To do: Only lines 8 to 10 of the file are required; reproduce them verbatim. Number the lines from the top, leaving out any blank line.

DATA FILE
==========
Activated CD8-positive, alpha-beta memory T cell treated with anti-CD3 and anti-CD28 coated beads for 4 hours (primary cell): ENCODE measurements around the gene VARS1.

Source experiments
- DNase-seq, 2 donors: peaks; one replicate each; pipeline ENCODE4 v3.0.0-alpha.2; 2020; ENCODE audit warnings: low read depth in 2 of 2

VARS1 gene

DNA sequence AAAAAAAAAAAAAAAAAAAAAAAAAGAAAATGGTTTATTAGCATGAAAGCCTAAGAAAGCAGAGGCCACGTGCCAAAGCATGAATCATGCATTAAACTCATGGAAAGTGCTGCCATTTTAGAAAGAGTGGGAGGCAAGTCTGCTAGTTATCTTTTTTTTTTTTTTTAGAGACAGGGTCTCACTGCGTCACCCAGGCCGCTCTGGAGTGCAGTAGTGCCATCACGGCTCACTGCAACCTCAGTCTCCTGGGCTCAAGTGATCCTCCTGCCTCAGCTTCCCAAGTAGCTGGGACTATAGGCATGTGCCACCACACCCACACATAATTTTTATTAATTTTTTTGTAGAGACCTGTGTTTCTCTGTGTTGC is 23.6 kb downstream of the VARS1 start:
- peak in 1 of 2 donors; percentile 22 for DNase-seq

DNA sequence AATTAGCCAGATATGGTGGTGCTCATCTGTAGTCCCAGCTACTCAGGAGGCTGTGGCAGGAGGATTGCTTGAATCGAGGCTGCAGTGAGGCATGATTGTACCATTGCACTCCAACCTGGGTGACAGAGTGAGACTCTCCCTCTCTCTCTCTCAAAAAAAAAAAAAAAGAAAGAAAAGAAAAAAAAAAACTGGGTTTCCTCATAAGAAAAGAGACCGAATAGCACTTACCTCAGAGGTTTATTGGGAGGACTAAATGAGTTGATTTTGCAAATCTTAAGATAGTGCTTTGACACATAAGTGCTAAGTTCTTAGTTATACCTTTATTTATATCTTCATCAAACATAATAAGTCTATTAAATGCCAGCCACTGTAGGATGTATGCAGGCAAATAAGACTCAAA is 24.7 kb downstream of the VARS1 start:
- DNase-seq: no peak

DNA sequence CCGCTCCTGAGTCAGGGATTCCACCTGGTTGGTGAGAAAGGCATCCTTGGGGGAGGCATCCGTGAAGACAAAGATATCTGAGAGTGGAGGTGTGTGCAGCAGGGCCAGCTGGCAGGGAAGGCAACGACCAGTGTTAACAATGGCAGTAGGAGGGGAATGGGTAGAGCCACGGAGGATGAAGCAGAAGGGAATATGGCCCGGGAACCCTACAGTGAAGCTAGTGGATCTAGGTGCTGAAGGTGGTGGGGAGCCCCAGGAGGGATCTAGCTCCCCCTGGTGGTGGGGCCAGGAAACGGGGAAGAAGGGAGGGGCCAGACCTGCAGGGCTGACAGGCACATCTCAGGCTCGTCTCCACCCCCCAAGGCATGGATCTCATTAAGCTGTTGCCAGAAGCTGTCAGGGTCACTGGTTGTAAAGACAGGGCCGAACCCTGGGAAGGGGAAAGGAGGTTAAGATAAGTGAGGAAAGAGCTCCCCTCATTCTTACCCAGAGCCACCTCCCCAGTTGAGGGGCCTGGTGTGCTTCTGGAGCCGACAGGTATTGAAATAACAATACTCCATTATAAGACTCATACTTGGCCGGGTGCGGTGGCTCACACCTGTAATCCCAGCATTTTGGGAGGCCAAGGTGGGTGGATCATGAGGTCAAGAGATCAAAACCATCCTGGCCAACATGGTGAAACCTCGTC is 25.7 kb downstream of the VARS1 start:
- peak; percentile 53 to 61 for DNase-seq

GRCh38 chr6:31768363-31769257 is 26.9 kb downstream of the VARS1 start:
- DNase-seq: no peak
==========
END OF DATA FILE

- DNase-seq: no peak

DNA sequence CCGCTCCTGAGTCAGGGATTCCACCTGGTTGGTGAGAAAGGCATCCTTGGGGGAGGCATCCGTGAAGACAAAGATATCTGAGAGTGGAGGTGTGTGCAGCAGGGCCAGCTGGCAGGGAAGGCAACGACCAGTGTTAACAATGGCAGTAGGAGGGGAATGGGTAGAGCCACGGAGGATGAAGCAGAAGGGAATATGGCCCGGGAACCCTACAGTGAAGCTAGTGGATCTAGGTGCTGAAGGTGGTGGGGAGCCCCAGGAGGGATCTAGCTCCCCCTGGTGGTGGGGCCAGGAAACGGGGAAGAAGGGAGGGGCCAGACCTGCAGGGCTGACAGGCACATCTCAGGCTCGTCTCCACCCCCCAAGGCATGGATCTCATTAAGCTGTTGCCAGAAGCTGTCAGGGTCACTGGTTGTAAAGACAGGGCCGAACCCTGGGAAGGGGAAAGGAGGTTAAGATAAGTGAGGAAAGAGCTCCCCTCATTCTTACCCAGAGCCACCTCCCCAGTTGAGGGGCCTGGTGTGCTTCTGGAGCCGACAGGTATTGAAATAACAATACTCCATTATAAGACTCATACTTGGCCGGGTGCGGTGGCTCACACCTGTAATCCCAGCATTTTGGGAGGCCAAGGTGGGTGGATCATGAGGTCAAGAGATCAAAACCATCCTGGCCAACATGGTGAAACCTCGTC is 25.7 kb downstream of the VARS1 start:
- peak; percentile 53 to 61 for DNase-seq